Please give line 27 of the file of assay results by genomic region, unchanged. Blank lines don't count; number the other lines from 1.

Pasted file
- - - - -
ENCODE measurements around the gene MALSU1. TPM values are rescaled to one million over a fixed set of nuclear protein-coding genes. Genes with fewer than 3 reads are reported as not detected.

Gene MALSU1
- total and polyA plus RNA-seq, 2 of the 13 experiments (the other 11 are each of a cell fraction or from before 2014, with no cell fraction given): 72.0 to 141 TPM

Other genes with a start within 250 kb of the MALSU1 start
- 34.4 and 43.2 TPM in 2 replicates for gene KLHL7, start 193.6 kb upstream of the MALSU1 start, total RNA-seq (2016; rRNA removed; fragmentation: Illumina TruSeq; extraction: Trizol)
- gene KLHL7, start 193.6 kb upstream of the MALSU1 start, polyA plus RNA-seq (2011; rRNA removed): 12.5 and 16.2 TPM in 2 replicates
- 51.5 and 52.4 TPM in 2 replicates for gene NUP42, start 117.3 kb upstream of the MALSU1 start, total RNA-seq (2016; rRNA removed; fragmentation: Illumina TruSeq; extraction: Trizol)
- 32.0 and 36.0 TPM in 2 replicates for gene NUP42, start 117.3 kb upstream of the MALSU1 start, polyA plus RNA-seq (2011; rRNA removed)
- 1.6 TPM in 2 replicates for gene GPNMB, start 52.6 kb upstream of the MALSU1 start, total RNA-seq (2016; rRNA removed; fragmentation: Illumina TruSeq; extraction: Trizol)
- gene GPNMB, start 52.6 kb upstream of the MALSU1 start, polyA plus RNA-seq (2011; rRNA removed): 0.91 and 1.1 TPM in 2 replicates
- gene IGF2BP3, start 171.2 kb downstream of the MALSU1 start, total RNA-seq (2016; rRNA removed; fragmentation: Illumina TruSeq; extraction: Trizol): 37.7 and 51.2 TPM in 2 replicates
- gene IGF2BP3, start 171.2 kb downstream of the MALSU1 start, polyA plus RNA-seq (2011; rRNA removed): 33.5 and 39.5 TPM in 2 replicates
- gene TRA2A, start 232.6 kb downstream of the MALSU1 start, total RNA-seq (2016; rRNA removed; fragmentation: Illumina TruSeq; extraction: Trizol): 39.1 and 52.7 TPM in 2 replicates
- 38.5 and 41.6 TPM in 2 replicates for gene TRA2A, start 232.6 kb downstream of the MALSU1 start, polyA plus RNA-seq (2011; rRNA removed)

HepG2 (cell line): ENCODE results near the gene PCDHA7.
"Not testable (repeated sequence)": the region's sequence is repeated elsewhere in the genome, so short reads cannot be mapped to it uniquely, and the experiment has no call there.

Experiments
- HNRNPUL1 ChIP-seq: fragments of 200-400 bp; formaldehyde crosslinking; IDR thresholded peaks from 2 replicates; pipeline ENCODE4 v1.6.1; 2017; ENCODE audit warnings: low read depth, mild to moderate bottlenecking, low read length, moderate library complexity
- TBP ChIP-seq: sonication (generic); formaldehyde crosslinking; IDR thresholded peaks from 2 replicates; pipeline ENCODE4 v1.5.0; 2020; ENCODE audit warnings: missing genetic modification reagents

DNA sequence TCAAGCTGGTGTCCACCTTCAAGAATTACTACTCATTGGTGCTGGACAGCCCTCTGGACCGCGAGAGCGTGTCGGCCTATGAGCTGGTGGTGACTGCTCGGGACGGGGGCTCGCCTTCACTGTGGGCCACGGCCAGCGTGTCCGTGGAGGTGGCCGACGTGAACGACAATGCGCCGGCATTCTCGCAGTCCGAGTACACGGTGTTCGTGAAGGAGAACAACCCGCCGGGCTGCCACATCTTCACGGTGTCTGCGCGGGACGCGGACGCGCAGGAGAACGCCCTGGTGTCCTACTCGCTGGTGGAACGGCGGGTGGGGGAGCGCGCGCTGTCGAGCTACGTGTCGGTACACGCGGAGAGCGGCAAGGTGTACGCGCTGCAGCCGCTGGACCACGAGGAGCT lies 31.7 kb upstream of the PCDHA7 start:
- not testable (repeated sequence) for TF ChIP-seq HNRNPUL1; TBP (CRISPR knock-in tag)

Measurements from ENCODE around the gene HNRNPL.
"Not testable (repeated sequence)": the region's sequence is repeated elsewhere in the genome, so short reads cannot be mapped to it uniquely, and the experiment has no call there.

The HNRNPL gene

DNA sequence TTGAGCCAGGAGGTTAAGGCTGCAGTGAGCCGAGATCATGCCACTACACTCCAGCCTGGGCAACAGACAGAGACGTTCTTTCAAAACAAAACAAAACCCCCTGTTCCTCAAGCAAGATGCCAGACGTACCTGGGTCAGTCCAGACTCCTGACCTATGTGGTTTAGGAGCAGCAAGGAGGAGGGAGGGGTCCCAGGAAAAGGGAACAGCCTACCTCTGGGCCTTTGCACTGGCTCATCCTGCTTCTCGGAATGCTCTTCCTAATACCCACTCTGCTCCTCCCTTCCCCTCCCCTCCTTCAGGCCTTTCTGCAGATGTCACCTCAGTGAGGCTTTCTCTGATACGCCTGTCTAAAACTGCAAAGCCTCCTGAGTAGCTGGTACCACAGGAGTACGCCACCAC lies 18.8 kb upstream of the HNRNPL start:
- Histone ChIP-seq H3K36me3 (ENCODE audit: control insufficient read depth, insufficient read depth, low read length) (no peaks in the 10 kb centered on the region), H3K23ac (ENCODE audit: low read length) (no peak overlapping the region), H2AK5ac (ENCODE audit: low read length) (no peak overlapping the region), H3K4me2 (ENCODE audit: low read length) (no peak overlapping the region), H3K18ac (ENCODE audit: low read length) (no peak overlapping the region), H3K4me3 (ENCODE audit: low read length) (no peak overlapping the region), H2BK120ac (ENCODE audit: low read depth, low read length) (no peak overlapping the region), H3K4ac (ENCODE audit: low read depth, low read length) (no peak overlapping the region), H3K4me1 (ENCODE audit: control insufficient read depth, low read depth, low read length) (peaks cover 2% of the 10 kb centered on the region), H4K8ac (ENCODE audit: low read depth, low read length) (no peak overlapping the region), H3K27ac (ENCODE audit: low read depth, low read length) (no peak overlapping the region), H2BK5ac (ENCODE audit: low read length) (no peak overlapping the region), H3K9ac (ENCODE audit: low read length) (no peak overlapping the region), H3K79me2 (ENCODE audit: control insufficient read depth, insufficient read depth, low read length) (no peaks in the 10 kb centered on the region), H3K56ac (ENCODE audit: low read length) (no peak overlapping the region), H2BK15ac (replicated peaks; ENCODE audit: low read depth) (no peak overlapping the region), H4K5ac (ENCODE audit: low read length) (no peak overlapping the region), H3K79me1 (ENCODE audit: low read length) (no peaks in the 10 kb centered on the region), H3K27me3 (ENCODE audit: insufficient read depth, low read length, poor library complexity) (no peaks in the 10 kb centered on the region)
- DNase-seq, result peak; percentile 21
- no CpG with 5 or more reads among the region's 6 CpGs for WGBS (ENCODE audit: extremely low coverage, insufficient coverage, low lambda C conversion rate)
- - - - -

- DNase-seq, result peak; percentile 21